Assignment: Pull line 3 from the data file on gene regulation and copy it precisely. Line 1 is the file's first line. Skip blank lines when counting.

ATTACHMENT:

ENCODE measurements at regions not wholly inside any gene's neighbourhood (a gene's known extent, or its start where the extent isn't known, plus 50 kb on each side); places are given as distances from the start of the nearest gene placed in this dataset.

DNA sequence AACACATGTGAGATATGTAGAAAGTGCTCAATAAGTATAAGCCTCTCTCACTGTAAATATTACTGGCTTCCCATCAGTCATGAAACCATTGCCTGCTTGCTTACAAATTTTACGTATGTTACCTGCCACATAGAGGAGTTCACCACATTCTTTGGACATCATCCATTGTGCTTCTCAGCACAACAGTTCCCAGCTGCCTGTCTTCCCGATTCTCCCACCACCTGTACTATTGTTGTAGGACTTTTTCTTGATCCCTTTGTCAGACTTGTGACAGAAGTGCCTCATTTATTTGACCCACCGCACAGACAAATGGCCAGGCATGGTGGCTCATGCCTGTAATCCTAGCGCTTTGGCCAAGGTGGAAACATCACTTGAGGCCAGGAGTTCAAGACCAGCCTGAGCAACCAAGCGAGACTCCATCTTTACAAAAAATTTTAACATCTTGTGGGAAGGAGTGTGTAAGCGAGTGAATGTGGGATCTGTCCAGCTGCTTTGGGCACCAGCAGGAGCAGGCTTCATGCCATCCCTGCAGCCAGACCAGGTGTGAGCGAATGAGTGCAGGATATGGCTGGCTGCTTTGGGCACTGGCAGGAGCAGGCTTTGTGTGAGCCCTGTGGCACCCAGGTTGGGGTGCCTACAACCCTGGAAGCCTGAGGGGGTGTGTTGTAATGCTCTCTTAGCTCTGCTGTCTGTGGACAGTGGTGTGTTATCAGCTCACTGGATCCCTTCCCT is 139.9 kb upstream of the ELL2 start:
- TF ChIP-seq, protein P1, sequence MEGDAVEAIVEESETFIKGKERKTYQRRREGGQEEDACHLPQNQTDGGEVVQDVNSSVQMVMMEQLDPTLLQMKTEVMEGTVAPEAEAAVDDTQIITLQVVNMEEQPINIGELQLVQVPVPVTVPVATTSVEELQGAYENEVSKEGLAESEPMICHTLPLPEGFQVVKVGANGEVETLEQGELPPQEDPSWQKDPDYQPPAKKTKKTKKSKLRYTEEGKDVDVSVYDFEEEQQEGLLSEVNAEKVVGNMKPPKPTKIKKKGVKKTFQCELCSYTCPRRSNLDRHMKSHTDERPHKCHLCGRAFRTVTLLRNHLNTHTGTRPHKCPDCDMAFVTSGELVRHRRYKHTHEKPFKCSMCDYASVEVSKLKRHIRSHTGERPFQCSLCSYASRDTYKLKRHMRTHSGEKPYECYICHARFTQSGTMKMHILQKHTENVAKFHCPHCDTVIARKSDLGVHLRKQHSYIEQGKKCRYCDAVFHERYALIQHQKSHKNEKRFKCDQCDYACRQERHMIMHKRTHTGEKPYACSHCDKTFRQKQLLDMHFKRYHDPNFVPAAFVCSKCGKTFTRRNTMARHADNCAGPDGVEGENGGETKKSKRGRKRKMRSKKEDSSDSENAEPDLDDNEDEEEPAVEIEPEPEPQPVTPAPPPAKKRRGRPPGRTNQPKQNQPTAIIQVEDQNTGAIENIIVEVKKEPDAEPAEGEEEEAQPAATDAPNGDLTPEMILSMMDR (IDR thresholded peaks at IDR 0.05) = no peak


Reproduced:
- TF ChIP-seq, protein P1, sequence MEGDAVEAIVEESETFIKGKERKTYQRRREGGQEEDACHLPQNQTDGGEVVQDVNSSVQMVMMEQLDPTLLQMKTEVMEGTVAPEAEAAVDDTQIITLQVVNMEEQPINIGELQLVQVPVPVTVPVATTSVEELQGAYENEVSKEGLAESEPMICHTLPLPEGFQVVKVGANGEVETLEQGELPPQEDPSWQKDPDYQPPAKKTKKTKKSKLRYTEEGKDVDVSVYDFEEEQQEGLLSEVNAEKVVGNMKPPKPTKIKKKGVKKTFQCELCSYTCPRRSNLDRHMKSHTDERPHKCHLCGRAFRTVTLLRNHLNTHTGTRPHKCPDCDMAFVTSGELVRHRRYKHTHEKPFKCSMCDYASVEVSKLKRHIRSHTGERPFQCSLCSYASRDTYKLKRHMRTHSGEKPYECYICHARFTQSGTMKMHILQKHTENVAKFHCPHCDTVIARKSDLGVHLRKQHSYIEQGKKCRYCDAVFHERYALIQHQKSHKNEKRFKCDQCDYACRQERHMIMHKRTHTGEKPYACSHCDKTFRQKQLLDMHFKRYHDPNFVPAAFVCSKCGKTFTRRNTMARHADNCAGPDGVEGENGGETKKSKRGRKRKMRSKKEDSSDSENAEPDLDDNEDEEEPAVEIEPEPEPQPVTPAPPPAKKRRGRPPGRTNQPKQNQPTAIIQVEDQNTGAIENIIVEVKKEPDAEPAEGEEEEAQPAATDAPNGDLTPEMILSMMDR (IDR thresholded peaks at IDR 0.05) = no peak